Chinese Malware Appears in Earnest Across Cybercrime Threat Landscape

Cyber Security Threat Summary:
Proofpoint has observed an increase in activity from specific malware families targeting Chinese-language speakers. Campaigns include Chinese-language lures and malware typically associated with Chinese cybercrime activity. Newly observed ValleyRAT is emerging as a new malware among Chinese-themed cybercrime activity, while Sainbox RAT and related variants are recently active as well” (Proofpoint, 2023).

Proofpoint says the increase in Chinese language malware indicates an expansion of the Chinese malware ecosystem. There may be increased access to payloads and target lists, or simply more activity by Chinese speaking cybercrime operators. Notable upticks include, more attempted delivery of the Sainbox Remote Access Trojan (a variant of the more common Gh0stRAT), but also a newly identified malware called ValleyRAT. ValleyRAT has been around for years, but was never found in Proofpoint's threat data. Over the past six months it has been appearing in multiple campaigns.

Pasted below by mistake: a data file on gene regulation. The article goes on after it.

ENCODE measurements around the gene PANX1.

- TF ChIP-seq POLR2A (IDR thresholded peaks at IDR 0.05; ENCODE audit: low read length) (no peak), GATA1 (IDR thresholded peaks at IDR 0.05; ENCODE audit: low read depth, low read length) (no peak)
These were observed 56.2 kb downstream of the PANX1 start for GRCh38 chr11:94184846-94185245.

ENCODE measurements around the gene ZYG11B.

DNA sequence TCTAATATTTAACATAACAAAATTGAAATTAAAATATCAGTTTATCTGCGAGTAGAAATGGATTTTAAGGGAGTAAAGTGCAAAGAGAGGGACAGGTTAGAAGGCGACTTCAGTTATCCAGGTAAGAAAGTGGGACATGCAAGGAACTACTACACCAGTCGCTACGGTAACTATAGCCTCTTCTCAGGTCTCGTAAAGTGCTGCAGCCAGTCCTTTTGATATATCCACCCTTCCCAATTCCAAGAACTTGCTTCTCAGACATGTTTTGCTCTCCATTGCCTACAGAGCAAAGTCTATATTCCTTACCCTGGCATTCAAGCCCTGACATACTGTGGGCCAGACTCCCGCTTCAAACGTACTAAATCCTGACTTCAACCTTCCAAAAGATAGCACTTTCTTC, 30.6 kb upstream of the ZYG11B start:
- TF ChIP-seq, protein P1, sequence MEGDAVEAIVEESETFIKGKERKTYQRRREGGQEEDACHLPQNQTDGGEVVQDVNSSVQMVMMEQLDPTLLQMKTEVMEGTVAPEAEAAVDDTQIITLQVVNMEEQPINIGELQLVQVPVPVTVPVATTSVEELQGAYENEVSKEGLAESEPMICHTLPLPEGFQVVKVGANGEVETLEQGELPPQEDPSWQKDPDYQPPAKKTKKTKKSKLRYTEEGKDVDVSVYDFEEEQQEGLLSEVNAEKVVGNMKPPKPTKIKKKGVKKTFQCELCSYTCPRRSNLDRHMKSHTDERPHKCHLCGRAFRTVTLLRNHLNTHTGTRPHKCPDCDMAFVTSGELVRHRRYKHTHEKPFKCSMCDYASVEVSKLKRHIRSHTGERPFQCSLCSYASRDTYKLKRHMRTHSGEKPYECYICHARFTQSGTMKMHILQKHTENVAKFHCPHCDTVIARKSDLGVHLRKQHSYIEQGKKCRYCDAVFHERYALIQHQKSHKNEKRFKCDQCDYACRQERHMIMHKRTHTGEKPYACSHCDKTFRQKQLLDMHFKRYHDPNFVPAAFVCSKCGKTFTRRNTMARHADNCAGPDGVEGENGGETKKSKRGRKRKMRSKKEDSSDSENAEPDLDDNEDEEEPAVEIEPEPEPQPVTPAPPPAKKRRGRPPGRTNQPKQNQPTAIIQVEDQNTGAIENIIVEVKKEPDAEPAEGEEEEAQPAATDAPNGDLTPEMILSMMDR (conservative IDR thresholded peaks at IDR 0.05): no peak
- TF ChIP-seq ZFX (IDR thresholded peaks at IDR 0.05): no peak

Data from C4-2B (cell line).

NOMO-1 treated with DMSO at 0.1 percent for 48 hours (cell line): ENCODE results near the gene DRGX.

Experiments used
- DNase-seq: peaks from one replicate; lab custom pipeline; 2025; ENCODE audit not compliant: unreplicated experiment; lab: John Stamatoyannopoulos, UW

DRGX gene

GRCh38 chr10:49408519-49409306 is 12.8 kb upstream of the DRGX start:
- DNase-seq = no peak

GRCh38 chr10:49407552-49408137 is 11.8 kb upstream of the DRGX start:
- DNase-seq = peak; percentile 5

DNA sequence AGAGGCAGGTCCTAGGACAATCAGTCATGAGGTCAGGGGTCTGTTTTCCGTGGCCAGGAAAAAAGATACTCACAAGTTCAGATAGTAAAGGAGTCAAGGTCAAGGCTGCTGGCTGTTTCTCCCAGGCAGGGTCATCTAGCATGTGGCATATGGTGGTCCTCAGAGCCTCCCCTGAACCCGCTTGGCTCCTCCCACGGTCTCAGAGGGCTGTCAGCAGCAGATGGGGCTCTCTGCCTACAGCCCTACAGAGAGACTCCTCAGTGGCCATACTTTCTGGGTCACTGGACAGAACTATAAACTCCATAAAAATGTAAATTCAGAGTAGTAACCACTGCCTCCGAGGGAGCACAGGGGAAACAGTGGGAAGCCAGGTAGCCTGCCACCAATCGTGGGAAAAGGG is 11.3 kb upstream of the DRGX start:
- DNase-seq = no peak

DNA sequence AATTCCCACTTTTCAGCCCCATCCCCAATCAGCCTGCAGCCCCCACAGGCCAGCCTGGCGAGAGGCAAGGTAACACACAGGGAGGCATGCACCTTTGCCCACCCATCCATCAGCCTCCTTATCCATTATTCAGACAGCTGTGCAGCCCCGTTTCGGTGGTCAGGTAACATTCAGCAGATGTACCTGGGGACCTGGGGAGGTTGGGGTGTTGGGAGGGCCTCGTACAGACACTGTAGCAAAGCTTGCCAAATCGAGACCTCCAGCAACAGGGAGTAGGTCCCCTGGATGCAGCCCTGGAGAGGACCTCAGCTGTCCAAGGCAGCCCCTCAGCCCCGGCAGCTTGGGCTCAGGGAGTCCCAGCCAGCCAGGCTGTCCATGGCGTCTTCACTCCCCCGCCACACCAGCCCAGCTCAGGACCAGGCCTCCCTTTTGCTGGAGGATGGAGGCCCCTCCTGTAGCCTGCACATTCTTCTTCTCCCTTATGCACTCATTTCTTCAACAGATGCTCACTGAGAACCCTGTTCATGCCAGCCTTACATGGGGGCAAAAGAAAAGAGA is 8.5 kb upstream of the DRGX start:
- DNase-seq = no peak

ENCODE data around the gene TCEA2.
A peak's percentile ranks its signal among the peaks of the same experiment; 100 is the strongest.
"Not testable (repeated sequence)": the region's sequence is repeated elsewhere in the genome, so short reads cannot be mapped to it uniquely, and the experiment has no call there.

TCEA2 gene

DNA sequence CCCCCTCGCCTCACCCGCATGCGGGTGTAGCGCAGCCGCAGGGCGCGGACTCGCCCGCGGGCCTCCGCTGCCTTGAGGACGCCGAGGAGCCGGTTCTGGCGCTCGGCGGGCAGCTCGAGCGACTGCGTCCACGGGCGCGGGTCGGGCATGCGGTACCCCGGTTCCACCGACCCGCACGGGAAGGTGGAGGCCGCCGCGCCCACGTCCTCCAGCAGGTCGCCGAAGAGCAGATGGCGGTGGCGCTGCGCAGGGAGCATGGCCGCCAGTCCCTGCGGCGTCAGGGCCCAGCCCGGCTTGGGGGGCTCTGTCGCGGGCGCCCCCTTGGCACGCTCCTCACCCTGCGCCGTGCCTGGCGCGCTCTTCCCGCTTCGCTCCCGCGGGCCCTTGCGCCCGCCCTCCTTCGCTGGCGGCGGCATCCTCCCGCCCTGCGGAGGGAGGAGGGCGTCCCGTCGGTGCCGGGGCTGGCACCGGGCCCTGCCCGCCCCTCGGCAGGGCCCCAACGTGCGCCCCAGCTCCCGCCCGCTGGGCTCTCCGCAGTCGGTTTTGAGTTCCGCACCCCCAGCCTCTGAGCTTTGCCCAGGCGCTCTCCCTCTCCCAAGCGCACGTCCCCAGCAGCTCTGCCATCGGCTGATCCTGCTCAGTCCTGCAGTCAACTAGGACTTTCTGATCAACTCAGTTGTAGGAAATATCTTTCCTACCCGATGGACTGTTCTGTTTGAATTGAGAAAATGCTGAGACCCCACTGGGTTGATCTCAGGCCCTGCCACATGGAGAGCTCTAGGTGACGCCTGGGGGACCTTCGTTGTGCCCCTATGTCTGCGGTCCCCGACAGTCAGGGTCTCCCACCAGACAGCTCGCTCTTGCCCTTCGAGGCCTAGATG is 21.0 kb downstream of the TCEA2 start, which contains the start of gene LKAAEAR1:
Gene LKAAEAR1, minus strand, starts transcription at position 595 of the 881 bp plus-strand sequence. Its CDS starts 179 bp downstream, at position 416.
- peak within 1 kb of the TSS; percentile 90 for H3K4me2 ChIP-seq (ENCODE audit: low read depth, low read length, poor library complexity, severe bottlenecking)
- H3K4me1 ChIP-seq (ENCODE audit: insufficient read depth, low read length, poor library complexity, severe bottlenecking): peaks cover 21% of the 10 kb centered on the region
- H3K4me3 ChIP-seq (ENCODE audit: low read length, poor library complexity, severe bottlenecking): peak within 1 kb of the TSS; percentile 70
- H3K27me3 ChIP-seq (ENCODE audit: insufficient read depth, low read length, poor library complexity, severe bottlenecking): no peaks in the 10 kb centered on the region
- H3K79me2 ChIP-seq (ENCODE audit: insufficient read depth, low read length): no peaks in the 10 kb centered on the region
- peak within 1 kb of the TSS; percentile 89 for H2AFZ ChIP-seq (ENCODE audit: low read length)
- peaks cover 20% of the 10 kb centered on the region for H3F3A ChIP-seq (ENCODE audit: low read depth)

Security Officer Comments:
Proofpoint says the threat actors leveraging these pieces of malware have shown flexibility in their deliver methods, using both “simple and moderately complex techniques”. Most commonly, these phishing emails leverage URL links that lead to compressed executables, which are then used to install the malware. In some Sainbox RAT and ValleyRAT campaigns, the malware was delivered via Excel and PDF attachments that contained URLs linking to the compressed executables.

“Proofpoint researchers assess those multiple campaigns delivering Sainbox RAT and ValleyRAT contain some similar tactics, techniques, and procedures (TTPs). However, research into additional activity clusters utilizing these malwares demonstrate enough variety in infrastructure, sender domains, email content, targeting, and payloads that researchers currently conclude that all use of these malwares and associated campaigns are not attributable to the same cluster, but likely multiple distinct activity sets” (Proofpoint, 2023).